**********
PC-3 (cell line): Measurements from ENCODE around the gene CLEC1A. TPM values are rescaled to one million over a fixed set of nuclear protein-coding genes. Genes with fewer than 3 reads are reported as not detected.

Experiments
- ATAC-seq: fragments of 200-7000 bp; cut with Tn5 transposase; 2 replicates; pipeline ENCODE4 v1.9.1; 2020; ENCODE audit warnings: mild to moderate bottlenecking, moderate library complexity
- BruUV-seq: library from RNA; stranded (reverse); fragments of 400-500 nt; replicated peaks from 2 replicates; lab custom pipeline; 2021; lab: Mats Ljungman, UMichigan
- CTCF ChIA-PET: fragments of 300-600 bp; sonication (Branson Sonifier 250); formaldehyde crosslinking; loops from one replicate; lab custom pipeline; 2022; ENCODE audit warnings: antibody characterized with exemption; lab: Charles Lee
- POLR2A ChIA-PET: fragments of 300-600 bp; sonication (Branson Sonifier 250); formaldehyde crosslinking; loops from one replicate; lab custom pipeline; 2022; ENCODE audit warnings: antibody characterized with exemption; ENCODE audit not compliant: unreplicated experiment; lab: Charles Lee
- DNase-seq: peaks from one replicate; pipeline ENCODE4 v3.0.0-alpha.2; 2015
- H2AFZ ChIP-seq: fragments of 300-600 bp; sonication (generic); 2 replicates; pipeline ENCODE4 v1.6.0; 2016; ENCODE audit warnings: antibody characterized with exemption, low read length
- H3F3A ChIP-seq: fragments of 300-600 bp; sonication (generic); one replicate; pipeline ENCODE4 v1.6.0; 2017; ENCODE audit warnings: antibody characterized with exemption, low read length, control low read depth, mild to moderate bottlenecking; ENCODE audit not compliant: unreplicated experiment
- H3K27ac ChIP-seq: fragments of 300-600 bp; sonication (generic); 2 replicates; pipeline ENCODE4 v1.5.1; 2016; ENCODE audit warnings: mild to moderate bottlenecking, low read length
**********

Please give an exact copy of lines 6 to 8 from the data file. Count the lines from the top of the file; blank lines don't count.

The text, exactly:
- POLR2A ChIA-PET: fragments of 300-600 bp; sonication (Branson Sonifier 250); formaldehyde crosslinking; loops from one replicate; lab custom pipeline; 2022; ENCODE audit warnings: antibody characterized with exemption; ENCODE audit not compliant: unreplicated experiment; lab: Charles Lee
- DNase-seq: peaks from one replicate; pipeline ENCODE4 v3.0.0-alpha.2; 2015
- H2AFZ ChIP-seq: fragments of 300-600 bp; sonication (generic); 2 replicates; pipeline ENCODE4 v1.6.0; 2016; ENCODE audit warnings: antibody characterized with exemption, low read length